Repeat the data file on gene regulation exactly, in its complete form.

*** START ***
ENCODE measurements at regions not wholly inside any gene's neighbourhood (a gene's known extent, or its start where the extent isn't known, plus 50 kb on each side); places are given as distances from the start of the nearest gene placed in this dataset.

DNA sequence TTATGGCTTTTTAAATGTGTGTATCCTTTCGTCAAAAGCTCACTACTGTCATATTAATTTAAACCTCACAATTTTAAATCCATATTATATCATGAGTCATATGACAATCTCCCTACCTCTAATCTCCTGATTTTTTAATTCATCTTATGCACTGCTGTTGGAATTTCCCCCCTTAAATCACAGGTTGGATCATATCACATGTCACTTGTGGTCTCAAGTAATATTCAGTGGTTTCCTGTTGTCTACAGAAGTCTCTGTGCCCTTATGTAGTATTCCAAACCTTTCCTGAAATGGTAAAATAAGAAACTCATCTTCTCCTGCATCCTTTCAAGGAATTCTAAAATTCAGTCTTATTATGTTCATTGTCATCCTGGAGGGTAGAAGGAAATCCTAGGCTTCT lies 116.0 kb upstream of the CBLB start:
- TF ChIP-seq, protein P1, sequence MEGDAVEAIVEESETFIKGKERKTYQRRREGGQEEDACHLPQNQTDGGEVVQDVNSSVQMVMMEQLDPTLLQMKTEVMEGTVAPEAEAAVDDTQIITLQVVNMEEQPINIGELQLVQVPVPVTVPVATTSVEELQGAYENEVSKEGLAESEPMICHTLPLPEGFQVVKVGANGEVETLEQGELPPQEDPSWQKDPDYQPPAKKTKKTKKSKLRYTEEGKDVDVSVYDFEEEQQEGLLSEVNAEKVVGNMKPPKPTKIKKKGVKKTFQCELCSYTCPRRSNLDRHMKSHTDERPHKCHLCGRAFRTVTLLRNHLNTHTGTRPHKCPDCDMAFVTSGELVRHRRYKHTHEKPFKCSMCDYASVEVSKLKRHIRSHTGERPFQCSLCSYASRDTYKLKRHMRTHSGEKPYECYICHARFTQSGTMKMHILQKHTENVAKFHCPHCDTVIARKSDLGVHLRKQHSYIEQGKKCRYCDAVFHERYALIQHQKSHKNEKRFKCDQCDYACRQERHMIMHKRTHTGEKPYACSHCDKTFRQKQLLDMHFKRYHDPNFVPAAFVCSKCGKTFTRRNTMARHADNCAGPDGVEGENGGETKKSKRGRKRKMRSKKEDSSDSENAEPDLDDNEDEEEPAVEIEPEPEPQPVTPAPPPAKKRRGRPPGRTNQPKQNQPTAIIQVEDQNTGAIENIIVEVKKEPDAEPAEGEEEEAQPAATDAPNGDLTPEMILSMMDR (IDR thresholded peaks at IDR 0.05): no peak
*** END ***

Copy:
ENCODE measurements at regions not wholly inside any gene's neighbourhood (a gene's known extent, or its start where the extent isn't known, plus 50 kb on each side); places are given as distances from the start of the nearest gene placed in this dataset.

DNA sequence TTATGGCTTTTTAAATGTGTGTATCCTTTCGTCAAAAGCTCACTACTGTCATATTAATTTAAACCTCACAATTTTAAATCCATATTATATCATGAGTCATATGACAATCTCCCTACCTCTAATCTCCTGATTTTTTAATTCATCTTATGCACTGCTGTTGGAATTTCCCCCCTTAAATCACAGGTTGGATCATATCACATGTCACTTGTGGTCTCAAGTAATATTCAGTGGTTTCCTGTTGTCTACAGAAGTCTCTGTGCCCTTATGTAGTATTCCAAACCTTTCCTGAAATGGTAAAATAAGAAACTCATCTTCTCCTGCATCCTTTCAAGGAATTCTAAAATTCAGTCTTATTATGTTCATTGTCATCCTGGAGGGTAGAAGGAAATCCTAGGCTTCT lies 116.0 kb upstream of the CBLB start:
- TF ChIP-seq, protein P1, sequence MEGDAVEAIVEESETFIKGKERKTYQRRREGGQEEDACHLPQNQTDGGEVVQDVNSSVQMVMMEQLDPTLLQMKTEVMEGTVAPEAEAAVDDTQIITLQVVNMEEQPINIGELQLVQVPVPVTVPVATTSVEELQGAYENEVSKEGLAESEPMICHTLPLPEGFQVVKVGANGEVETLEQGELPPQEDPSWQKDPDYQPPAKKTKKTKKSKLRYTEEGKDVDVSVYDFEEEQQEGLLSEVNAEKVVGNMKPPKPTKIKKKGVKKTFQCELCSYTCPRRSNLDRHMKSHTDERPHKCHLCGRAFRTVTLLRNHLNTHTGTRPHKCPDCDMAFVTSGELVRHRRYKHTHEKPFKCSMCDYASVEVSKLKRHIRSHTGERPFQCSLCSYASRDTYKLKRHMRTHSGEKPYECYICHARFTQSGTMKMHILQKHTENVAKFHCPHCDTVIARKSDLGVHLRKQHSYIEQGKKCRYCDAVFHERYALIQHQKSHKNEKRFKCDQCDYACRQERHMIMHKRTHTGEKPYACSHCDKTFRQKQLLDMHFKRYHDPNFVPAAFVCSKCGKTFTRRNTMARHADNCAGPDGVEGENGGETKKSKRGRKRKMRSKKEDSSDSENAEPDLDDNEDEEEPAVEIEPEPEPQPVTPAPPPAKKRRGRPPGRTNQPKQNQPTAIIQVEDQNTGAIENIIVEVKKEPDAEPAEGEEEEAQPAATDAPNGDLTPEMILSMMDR (IDR thresholded peaks at IDR 0.05): no peak